The manufacturer did not provide any information about the device accuracy or precision. However, Duncan et al. (2013) tested the I-gotU GT600’s stationary accuracy under various environmental conditions and found a mean error of 19.6m (SD +/- 30.9m) and a mean circular error of 10.8m, which varied from 3.3m (open sky) to 47.1m (between high-rise buildings). Vazquez-Prokopec et al. [3] also tested the device’s spatial accuracy and obtained a stationary root mean square error of 4.4m for their stationary test and of 10.3m for their motion test along a known horizontal linear path.

To control for GPS accuracy and precision, we selected four geodic sites, one per different type of environment. In each, two to four units were left side by side at ground level to record their position for 30 minutes. The devices’ hibernation mode was deactivated and their location was sampled using the Garmin GPS device. We repeated the recording process on eight occasions for each land environment category. The selected sites were: i) under a traditional Khmer house elevated three metres from the ground, where members of the households meet for social interactions; ii) in an open space next to the road in a village; iii) in a rubber plantation where trees reached three to four metres in height; and iv) in the primary forest under a sparse six-metre tall canopy.

To measure the precision, we computed the mean and standard deviation of distances to the mean centre of the recorded points. To measure the accuracy, we computed the mean distance and standard deviation to a reference point in addition to the percentage of logged points that were included in a 5-metre, 10-metre or 20-metre radius around the reference point [29]. Calculations were performed in R [28], using the distGeo function from the geosphere package [30].

Data management

From the coordinates downloaded from the data loggers, GPS points were assembled into segments and segments into routes (or tracks). Data curation was conducted along this process, removing all points falling outside the study area or segments exceeding 150 km/h, a speed assumed not attainable within the study area and most probably arising from device recording errors (concordant with the speed threshold value recommended in [31]).

Segments were categorized based on time of capture: day (between 06h00 to 17h59) or night (between 18h00 and 05h59). Segment speeds were categorized as “slow” (≤5 km/h, i.e. when participant was motionless or walking) and “fast” (when speed was >5 km/h, i.e. movement in a vehicle).

Each GPS data track was categorised depending on the logged duration (hours) and distance (kilometres). The total duration of GPS track was classified as suboptimal (<48h) or optimal (≥48h) depending on the total hours logged over one week. Similarly, the average distance per day was classified as suboptimal (<10km) or optimal (≥10km). Finally, only tracks categorized as optimal for both the total duration and the average distance per day were categorised as optimal. These categories allowed to dismiss the data from: i) devices for which the cumulative duration of records could fail to provide sufficient insights into a participant’s mobility and ii) participants that left the device at home rather than taking it with them.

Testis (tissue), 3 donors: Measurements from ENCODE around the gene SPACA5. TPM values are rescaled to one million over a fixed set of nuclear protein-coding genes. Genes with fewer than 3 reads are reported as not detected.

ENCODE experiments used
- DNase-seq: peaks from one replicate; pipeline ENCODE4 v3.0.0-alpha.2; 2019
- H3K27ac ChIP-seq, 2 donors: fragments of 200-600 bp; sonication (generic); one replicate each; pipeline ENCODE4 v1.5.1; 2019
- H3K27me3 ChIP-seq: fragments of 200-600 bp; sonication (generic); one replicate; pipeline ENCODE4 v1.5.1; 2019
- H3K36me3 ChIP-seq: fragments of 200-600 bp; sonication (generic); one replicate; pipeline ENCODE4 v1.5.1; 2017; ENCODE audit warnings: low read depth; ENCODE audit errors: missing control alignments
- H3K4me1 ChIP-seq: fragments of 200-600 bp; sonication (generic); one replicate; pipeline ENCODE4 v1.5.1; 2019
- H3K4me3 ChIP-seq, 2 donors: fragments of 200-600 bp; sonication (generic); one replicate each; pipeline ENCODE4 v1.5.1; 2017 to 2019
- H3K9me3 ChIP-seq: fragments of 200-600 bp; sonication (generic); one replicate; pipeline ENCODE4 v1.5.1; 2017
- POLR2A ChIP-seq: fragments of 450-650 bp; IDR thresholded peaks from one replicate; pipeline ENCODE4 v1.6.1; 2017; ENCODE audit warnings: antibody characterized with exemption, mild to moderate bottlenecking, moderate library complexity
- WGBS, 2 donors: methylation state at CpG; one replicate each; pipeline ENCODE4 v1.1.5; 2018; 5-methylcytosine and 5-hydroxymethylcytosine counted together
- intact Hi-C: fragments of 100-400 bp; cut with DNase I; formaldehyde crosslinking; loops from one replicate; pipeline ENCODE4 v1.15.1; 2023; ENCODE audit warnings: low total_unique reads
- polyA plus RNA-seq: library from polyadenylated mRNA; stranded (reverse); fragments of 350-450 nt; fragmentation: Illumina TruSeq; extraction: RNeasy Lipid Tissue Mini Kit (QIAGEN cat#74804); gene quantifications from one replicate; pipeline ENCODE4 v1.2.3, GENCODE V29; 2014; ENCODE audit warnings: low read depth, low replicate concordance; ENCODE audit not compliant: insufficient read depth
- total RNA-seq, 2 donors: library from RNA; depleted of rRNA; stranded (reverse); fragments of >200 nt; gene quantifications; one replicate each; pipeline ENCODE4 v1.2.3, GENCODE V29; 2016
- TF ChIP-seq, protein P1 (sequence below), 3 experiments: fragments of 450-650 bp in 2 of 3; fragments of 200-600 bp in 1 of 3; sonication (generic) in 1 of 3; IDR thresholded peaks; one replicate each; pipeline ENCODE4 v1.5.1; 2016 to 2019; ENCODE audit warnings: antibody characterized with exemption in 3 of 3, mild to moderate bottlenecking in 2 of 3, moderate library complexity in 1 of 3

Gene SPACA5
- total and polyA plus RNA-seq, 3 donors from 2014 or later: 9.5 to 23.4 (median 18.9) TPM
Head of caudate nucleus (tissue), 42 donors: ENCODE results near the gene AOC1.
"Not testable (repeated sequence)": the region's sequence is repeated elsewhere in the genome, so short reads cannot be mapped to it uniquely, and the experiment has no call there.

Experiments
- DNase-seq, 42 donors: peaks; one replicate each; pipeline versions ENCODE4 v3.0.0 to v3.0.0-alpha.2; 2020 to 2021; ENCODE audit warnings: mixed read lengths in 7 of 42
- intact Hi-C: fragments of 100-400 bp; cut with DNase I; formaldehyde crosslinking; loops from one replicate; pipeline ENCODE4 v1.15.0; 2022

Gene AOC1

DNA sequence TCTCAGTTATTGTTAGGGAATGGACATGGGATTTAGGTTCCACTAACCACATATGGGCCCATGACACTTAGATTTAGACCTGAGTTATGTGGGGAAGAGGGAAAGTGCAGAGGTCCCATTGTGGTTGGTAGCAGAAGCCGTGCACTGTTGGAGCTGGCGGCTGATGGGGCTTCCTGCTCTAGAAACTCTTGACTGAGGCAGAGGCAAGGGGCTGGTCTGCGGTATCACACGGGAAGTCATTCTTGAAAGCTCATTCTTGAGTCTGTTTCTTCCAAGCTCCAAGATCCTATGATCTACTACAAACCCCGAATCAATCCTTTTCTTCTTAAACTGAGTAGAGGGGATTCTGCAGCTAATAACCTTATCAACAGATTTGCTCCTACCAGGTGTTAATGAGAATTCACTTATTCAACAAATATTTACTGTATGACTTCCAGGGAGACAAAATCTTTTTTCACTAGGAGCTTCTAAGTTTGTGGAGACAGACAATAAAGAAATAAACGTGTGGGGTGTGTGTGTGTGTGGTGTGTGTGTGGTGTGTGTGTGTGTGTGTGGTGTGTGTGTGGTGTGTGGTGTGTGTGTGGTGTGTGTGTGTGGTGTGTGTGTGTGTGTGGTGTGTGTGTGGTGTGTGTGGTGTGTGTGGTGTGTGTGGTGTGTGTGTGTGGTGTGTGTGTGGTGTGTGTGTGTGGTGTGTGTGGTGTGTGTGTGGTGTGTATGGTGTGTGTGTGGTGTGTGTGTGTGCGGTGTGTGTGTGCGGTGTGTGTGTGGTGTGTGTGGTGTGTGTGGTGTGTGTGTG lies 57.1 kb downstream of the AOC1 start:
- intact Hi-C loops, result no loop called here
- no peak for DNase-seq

Using SavGIS [32], the time spent into each type of land use (described in Pepey et al. [33]) was calculated for each track. A 100m-resolution grid was produced to cover the study area, with each cell attributed to the major corresponding land use category (Fig 2).

Fig 2. GPS tracks and total presence by cell from all participants during rainy season (Ntracks = 249, Nparticipants = 151).

Land use reprinted from [33] under a CC BY license, with permission from creators of the map A. Pepey et al, original copyright 2020.

We calculated for each dataset (optimal and suboptimal) the proportion of time spent: i) at slow speed versus fast speed; ii) during day time versus night time; iii) in each land use category. These distributions were compared using Pearson’s Chi-squared test and accounting for multiple comparisons using the Bonferonni correction.

Ethics approval and consent to participate

Ethical approvals were obtained from the Cambodian National Ethics Committee for Health Research (045NECHR & 312NHECR) and from the National Institutes of Health (DMID Protocol Number: 17–0036). The protocols conformed to the Helsinki Declaration on ethical principles for medical research involving human subjects (version 2002) and informed written consent was obtained for all volunteers. Parental assent was obtained for every participant between 13 and 18 years old.



Over the two seasons 4,383,582 GPS data points were logged, 59.9% of which were retained after data curation (S1 Table). Median distance logged by participants were consistent across seasons but varied greatly across participants (Table 1).

Table 1. Distance and duration logged by participants over the 2-week GPS follow-up.

The average battery life of GPS devices was 3 day and 7 hours in the rainy season, and 4 days and 1 hour in the dry season, with great variability ranging from total malfunction (0m logged) to 16 days and 18 hours. The minimal non-null duration recorded by a GPS device was 1m and 1s, recording a total of 3 GPS points, during rainy season.

GPS unit performance